• Family history of allergies, asthma, or eczema
  • Early use of antibiotics
  • Exposure to smoke in the first year of life
  • Maternal smoking during pregnancy
  • Increased exposure to indoor allergens
  • High serum immunoglobulin E levels before age 6

Factors that may be associated with a decreased risk for allergies include the following:3

  • Having siblings, especially younger siblings
  • Living on a farm
  • Early exposure to a pet (controversial)
A woman sitting in a field

How Do You Diagnose Allergies?

According to clinical practice guidelines, clinicians should make the diagnosis of allergic rhinitis when your symptoms are consistent with allergies, and you have one or more of the following symptoms: nasal congestion, runny nose, itchy nose, or sneezing.1

Several conditions are associated with allergies, including:1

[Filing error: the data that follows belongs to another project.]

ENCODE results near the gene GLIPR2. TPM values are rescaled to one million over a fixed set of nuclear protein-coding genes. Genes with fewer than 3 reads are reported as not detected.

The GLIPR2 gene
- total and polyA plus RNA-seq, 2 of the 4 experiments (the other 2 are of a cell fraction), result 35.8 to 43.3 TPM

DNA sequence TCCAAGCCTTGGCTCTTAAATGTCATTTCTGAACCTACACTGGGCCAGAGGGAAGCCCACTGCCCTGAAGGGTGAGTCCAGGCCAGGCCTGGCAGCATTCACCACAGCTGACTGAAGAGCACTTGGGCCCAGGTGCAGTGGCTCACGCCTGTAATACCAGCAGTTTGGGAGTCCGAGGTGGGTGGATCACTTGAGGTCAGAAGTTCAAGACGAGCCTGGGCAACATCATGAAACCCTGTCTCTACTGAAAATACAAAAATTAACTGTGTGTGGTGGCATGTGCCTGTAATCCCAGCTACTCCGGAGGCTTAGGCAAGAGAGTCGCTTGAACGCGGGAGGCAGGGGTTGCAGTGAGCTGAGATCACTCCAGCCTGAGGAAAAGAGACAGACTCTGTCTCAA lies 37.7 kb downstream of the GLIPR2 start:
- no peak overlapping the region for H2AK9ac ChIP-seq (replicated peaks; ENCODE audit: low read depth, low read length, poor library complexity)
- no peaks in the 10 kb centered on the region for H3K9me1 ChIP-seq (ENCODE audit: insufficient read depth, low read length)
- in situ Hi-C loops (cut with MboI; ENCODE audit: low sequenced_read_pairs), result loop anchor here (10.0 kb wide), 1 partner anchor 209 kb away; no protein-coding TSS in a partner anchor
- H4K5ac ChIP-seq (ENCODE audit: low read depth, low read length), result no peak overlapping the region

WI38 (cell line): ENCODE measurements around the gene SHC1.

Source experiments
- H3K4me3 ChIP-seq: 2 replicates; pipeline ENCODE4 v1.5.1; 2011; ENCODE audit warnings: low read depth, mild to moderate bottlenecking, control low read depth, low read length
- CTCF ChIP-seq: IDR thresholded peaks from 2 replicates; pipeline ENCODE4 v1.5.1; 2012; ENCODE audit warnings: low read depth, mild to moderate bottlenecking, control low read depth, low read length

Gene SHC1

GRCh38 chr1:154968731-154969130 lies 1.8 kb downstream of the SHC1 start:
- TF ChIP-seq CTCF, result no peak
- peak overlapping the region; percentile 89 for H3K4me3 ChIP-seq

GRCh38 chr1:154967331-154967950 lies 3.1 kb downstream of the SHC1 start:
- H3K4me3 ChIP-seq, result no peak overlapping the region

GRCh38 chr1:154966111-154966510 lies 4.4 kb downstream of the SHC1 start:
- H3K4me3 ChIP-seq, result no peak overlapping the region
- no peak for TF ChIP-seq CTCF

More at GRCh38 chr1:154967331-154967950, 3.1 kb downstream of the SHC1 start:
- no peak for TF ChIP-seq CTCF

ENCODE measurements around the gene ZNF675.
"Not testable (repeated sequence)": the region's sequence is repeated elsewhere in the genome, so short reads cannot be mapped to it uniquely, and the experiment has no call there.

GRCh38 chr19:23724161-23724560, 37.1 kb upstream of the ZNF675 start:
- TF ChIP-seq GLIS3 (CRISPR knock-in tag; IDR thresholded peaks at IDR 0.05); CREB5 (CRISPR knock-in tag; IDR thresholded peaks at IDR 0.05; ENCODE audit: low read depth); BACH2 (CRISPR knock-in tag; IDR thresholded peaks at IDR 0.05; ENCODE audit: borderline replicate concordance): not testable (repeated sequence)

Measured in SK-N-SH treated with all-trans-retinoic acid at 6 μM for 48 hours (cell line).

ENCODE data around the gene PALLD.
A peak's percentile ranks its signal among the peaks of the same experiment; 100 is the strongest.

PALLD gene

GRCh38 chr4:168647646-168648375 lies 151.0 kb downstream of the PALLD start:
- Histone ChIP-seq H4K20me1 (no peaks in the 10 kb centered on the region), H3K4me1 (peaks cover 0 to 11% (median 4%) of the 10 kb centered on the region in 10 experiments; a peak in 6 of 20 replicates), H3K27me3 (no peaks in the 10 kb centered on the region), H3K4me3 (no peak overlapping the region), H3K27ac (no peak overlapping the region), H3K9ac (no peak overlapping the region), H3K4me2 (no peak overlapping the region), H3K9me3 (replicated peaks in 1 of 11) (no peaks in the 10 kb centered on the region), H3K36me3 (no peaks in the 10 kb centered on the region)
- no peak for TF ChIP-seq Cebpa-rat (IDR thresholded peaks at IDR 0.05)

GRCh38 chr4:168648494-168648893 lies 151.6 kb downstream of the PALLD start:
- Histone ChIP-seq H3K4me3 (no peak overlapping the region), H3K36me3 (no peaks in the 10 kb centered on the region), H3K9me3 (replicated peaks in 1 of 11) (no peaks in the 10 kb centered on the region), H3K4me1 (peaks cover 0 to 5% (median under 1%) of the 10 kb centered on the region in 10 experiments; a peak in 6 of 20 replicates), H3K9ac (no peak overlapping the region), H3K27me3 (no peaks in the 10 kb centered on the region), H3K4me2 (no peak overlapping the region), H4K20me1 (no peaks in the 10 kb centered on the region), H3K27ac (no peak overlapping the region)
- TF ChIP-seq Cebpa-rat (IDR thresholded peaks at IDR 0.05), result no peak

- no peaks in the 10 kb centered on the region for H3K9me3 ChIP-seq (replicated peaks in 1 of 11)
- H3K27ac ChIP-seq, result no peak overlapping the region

Allergy testing is indicated if your symptoms do not respond to allergy treatment, your diagnosis is unclear, or you need targeted therapy toward a specific antigen.

To help better understand your allergic triggers, keep track of the symptoms you notice and the environment you are in when you notice them.1

  • Do your symptoms have a seasonal pattern, or are they always present? If your symptoms are in early spring, they may be due to tree pollen allergies; if late spring to early summer, grass pollen may be responsible; if your symptoms are worse in late summer to fall, weed allergies such as ragweed pollen may be the culprit. Mold allergies can cause symptoms year-round and worsen in buildings with high moisture levels.
  • Do your symptoms worsen inside or outside?
  • Do you notice your symptoms more around pets or particular plants?
  • Are you on any medications that may account for your symptoms?
  • Do you have a family history of allergies or asthma?